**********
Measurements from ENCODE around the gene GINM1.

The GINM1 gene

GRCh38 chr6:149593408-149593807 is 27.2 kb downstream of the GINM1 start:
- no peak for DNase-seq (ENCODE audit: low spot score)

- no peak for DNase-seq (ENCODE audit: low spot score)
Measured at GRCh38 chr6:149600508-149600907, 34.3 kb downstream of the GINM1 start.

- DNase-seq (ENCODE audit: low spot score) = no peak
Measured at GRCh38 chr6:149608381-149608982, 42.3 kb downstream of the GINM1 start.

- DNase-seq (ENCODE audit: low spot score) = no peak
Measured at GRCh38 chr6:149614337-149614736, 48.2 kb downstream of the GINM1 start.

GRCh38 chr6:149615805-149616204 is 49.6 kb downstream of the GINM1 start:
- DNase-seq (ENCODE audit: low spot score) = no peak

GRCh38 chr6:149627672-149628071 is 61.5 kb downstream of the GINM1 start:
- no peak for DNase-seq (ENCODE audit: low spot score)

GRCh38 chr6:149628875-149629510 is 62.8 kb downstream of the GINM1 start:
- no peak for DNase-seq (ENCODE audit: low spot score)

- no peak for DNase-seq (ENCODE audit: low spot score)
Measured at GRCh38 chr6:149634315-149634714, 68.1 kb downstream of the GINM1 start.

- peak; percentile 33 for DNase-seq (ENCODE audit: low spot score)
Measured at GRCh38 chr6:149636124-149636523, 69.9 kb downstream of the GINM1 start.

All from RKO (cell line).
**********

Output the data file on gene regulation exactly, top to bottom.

Measurements from ENCODE around the gene GINM1.

The GINM1 gene

GRCh38 chr6:149593408-149593807 is 27.2 kb downstream of the GINM1 start:
- no peak for DNase-seq (ENCODE audit: low spot score)

- no peak for DNase-seq (ENCODE audit: low spot score)
Measured at GRCh38 chr6:149600508-149600907, 34.3 kb downstream of the GINM1 start.

- DNase-seq (ENCODE audit: low spot score) = no peak
Measured at GRCh38 chr6:149608381-149608982, 42.3 kb downstream of the GINM1 start.

- DNase-seq (ENCODE audit: low spot score) = no peak
Measured at GRCh38 chr6:149614337-149614736, 48.2 kb downstream of the GINM1 start.

GRCh38 chr6:149615805-149616204 is 49.6 kb downstream of the GINM1 start:
- DNase-seq (ENCODE audit: low spot score) = no peak

GRCh38 chr6:149627672-149628071 is 61.5 kb downstream of the GINM1 start:
- no peak for DNase-seq (ENCODE audit: low spot score)

GRCh38 chr6:149628875-149629510 is 62.8 kb downstream of the GINM1 start:
- no peak for DNase-seq (ENCODE audit: low spot score)

- no peak for DNase-seq (ENCODE audit: low spot score)
Measured at GRCh38 chr6:149634315-149634714, 68.1 kb downstream of the GINM1 start.

- peak; percentile 33 for DNase-seq (ENCODE audit: low spot score)
Measured at GRCh38 chr6:149636124-149636523, 69.9 kb downstream of the GINM1 start.

All from RKO (cell line).